Forces Line Up to Keep Allegheny River Locks Open

Aspinwall Herald
16 February 2011
By Mary Ann Thomas

As the Army Corps of Engineers decides between closing the upper locks of the Allegheny River to recreational boaters or cutting operating hours in the lower locks, public officials and boaters vow they will fight to keep the locks open.

The president's proposed fiscal 2012 budget slashes the Allegheny River's locks and dams budget by more than 50 percent. The president's proposal sets operating funds at $4 million for the next fiscal year, which begins in October.

While popular with boaters and beloved for its emerald beauty, the Allegheny River doesn't have enough commercial barge traffic to qualify for much federal support, which is based on moving commodities.

As such, the Allegheny locks, along with 121 other so-called low-use waterway facilities across the county, are facing a drastic funding cut.

Congress will approve the federal budget, but the sentiment in Washington this year calls for budget cuts.

At a news conference at Lock and Dam No. 2 near the Highland Park Bridge on Tuesday, Col. William Graham, the Army Corps' Pittsburgh District engineer, urged the public to attend meetings in O'Hara on Feb. 22 and Kittanning on Feb. 24 to voice their concerns and come up with ideas to keep the locks open.

"The Allegheny River belongs to the people of this region," Graham said.

Corps officials say they want to gauge public interest before making a final decision in the next month on where to ax operations on the Allegheny River.

The alternatives being considered by the corps are to cut service from Lock No. 2 at the Highland Park Bridge in Pittsburgh to Lock No. 4 in Natrona (Harrison) or close the locks from No. 5 in Schenley near Freeport to Lock No. 9 in Rimer to recreational traffic.

Commercial boats can continue to make appointments to pass through the locks.

If Armstrong County Commissioners have their way, Lock No. 5 in Schenley to Lock No. 9 in Rimer will remain open. They operate on a limited schedule.

Armstrong County Commissioner Jim Scahill has been through lock funding crunches before. A longtime boater, Scahill remembers when lock service from Schenley to Rimer was provided around the clock.

Then in the 1980s, Scahill said that cuts to the upper locks' operating hours became a self-fulfilling prophecy.

"In the 1980s, we still had businesses along the river like Schenley," Scahill said, referring to a liquor distillery that hauled product by barge. "They're gone because of the locks."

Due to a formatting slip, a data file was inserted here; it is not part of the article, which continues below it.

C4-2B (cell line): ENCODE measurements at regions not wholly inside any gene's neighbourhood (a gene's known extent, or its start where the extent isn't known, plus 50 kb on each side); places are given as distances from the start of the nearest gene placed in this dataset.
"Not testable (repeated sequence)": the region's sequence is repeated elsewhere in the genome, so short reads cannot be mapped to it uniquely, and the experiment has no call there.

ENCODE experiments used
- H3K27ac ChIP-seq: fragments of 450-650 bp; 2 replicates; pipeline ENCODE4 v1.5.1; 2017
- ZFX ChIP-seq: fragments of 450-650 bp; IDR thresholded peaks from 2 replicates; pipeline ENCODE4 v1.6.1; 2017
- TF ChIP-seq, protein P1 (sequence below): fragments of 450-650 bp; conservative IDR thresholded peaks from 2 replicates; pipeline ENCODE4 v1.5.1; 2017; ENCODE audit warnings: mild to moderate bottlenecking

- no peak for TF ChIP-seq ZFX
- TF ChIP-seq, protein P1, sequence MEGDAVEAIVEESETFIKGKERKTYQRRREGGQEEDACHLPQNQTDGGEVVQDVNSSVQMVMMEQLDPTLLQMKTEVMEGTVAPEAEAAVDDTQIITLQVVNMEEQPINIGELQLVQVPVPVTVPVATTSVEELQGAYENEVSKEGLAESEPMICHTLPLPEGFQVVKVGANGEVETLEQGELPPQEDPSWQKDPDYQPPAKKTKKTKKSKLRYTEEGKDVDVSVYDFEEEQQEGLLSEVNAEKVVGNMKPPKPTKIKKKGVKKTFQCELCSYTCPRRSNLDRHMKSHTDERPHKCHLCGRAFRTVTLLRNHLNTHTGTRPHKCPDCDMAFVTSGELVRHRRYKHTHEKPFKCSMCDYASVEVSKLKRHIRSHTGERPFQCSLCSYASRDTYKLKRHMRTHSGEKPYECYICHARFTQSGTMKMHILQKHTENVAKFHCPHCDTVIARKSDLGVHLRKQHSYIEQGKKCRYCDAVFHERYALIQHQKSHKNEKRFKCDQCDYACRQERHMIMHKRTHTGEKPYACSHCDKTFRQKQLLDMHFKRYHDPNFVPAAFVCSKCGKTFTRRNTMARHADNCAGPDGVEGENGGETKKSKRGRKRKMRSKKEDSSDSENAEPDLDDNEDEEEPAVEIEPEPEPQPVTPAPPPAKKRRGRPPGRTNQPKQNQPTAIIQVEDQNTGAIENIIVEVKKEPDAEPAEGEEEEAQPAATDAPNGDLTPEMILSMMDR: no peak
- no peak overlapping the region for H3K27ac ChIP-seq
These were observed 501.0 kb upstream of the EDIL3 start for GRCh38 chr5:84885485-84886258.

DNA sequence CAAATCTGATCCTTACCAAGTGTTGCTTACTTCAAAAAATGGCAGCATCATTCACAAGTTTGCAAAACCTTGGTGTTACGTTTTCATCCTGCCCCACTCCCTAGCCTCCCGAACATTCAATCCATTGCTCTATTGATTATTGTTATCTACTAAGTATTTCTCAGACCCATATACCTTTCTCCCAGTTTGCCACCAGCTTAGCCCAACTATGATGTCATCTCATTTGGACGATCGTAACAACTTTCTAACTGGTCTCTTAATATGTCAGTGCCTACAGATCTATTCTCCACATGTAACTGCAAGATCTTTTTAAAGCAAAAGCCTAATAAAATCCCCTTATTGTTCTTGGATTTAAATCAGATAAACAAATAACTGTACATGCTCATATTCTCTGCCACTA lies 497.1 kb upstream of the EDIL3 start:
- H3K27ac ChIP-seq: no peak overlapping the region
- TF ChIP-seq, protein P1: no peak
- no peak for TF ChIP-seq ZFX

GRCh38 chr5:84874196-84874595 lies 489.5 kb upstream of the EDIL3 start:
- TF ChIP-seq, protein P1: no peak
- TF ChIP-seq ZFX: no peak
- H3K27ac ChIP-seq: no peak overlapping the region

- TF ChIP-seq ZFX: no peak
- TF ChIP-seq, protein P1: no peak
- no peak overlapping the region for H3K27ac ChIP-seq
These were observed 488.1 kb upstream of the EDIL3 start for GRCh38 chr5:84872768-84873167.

Kittanning branded its outdoor recreation with the river, its amphitheater and riverfront park.

"We have people finally getting back on the river," he said.

Having a closed pool would take away access to the town by boaters who often make sojourns to Kittanning for concerts and other special events.

"Closing the locks and dams -- will that be the end of it?" Scahill asked. "No, but it's another nail in the coffin."

Armstrong Commissioner Rich Fink said a number of businesses will lose out if the recreation dollars don't keep flowing.

Fink helped conduct a recreational study of the Kittanning area and found that a number of business benefitted from boaters coming to the region, including gas stations and local restaurants.

"The recreational use is tremendous," Fink said, "and this could really hurt the communities from Freeport to East Brady to Parker."

Fink and Scahill want to explore a public/private partnership with the Corps, offering up manpower to operate the locks.

Both men say they will fight to keep the river navigation system open. "You've got a couple of Irishmen here."

Downriver, boaters and public officials are concerned as well.

"As recreational boaters, it will destroy us if you can't go pool to pool," said Tom Kish, the mayor of Brackenridge who is a boater and longtime river user.

"People who come from upriver to spend money, you won't see them," Kish said, "and it will hurt towns like Brackenridge, Tarentum and Oakmont.

"People from the north go to the Oakmont Yacht Club to just to spend the weekend there."

James McCarville, executive director of the Port of Pittsburgh, which represents the commercial interests of the area rivers, is concerned about cutting the maintenance.

In addition to the service cuts, the corps is cutting all money for major maintenance projects on the Allegheny's locks and dams.

"The problem is a whole lot more serious than what is being presented," McCarville said.

"If we eliminate maintenance now, it will cost much more in the future to fix it," he said. "And if there's some failure, there's no guarantee that the lock and dam will be fixed. And that's even more frightening."

Mary Ann Thomas is a staff writer with The Herald in Aspinwall.